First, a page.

You will recall the story of now-defrocked New Yorker neuroscience reporter Jonah Lehrer who Reason Contributing Editor Michael C. Moynihan caught synthesizing and making up Bob Dylan quotes (then serially lying about it) to fit his various neato theories about the creative process. You just knew that a career this shiny couldn't survive such a defenestration without at least some high-toned special pleading, and sure enough, Paul Tullis steps up to the mic in The New York Observer.
I believe we can break this exercise down into its eight constituent parts, so we can spot the formula for next time.
Step 1: Make sure everyone knows that you were far-sighted enough to recognize this genius way back when. This is the piece's opening paragraph:
I was Jonah Lehrer's editor at Seed magazine, which I believe was the first magazine to publish his writing on neuroscience, and the originator of his "Frontal Cortex" blog. One of the stories we worked on together was included in the 2007 edition of Best American Science and Nature Writing (although that one, in truth, didn't need much help from me).
Step 2: Make sure everyone knows you have worked with the best of the best, and he is surely one of them. Paragraph two:
He is one of the most talented, hard-working, meticulous, and careful writers I've edited (a group that includes Dave Eggers, Geraldine Brooks, Peter Godwin, Michael Eric Dyson, Evan Ratliff, Bryan Walsh, Jake Silverstein, and Tom Clynes). And having first-hand experience of the fact-checking departments at The New Yorker and Wired, the magazines for which Lehrer most recently wrote, I doubt very much that his manufacturing or misuse of quotes extends much to his magazine writing.
Step 3: Grotesquely minimize the infraction by using the ol' fake-but-accurate tag.
Absent further revelations, though, I find it an unfair double-standard that something Lehrer falsely attributed to Bob Dylan—which is essentially accurate, even if it isn't technically—has cost him his job, and that his publisher is yanking his book.
Step 4: Change the subject to those right-wing gasbags that all thinking people know to hate.
Because meanwhile, fatheads on cable TV like Bill O'Reilly knowingly (and probably unknowingly, too) purvey falsehoods every day and they don't lose their jobs, and their books (of much lower quality, and higher degree of falsehood, than Lehrer's "Imagine," in nearly all instances) stay on the shelves. Books by Dinesh D'Souza and Ann Coulter have been full of demonstrable falsehoods for years, and what do these authors get? Another six-figure book contract, that's what.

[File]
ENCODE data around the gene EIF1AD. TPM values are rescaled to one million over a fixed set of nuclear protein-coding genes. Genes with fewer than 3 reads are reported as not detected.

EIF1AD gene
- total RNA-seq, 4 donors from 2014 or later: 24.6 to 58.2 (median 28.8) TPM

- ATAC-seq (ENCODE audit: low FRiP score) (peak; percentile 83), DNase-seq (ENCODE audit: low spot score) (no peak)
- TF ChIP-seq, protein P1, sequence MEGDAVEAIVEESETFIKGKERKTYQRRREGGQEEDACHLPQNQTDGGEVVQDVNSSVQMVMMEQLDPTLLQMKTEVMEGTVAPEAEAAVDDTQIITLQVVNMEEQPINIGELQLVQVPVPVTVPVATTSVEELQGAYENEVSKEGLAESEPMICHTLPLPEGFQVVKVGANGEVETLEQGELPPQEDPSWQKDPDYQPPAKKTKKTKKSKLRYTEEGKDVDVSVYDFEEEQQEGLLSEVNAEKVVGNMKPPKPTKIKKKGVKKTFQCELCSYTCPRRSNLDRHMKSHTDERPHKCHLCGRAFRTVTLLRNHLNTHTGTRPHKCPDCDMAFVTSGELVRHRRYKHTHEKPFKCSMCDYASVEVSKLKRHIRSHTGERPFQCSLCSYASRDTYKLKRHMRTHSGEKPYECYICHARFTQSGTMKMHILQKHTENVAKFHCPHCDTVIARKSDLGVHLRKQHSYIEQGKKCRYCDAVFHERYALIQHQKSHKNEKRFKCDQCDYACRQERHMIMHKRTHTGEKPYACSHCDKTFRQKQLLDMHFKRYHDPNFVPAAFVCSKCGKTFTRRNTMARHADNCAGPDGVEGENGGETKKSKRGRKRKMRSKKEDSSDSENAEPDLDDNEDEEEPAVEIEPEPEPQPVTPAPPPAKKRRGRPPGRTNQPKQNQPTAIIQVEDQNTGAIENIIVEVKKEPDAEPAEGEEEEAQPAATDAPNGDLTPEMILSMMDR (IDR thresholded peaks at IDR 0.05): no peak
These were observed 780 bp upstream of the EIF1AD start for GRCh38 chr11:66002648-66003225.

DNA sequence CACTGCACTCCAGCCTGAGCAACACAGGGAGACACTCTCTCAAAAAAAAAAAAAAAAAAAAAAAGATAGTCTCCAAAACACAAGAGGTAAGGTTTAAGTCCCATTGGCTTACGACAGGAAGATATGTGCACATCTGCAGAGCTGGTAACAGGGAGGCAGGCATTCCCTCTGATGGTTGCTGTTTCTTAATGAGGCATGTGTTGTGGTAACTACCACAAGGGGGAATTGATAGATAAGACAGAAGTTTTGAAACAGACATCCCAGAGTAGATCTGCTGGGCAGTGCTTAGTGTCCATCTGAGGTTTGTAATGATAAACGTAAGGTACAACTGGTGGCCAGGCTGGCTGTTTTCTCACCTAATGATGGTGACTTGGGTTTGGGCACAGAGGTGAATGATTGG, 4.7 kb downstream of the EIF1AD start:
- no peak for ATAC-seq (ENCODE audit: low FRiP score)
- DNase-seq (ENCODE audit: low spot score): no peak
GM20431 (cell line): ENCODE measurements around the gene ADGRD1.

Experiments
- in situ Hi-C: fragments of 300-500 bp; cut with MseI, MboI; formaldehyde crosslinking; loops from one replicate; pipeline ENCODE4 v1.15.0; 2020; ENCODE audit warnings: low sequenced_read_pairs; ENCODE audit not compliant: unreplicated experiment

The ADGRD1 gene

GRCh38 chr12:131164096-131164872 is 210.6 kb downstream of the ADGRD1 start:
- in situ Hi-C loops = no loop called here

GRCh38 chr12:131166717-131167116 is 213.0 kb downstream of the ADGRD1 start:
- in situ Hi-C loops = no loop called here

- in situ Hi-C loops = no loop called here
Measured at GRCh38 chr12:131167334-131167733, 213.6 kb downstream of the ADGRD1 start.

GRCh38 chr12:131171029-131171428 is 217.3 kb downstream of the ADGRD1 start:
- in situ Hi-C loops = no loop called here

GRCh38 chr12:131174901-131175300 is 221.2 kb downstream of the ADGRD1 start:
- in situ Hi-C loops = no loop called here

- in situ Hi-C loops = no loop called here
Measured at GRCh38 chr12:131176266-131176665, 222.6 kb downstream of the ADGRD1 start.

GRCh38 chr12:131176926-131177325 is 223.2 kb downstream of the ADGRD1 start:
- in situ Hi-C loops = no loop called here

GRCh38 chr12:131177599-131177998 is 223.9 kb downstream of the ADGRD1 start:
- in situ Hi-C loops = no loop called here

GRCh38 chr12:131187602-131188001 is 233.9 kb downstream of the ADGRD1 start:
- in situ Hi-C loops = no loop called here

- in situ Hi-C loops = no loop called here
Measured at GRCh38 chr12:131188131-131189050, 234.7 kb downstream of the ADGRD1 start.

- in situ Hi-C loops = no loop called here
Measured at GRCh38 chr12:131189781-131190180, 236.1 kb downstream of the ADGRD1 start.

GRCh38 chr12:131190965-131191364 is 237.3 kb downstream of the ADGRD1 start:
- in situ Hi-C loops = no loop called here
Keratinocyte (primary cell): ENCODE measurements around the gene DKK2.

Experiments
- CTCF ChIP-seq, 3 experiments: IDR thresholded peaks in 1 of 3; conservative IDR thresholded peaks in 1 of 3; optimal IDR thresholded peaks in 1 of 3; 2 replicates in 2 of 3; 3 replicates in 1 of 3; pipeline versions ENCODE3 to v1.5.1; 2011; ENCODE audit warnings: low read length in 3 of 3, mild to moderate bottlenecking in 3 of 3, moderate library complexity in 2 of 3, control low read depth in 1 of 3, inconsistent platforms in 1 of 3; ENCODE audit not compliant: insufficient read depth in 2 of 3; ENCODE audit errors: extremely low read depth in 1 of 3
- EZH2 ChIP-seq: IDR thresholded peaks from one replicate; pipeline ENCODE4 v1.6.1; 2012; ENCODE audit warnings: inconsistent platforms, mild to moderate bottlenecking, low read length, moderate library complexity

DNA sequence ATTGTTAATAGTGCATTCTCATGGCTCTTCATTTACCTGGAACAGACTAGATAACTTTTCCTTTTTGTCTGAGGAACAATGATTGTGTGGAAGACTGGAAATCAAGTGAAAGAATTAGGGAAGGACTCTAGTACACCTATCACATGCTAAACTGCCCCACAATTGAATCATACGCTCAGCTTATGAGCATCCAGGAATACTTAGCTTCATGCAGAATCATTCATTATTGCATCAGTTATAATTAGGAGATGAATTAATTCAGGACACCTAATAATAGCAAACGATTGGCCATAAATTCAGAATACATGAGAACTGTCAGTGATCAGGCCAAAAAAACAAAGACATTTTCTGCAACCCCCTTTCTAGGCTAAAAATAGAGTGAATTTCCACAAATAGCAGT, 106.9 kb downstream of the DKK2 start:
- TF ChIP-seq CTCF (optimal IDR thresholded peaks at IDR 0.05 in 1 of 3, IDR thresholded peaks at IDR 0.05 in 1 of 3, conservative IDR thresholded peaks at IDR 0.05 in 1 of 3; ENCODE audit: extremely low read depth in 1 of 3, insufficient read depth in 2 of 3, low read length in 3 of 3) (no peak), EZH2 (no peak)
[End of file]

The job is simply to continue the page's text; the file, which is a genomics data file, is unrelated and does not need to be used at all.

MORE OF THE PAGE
Step 5: Drag government officials into it:
And what of the politicians' lies? Sad to say, but the only explanation is that we expect it of them, and hold our writers to a higher standard than our policy makers.
Step 6: Make the grotesquely inaccurate comparison to the subject songwriter/painter using appropriation in his art.
Dylan himself has not been immune to borrowing, appropriation, theft—Jonathan Lethem would know what to call it: Dylan's artworks displayed at Gagosian Gallery last year included an image that appeared to be mimicry of Henri Cartier-Bresson; he was accused of appropriating lyrics from a Civil War-era poet; and his album "Love & Theft" contains melodies and chord progressions that sound remarkably similar to earlier songs, including one from his own album, "Oh Mercy."
Step 7: Insult everybody who has written about Jonah Lehrer this week.
The fact is that the reporter at Tablet who busted Lehrer; most of the bloggers who've recycled the Tablet article and make a living as parasites on the work of better reporters than themselves (the twit at FishbowlNY can't even bother to spell Jonah's name right); and this reporter, too, couldn't hold a candle to him as a writer or original—yes, original—thinker.
Final Step 8: Proclaim that the great man will come back stronger than before.
Lehrer has become less a journalist and more of a purveyor of ideas. He's much higher on the media totem pole than [Jayson] Blair or [Stephen] Glass ever were, and he can come back as an author of books, public speaker, TV commentator, screenwriter.… David Remnick's distancing statement notwithstanding, Lehrer doesn't need The New Yorker anymore[.]
Yes, and I'm pretty sure we have learned that we don't need Paul Tullis, either.
A snippet from Lehrer's recent interview with Reason.tv below: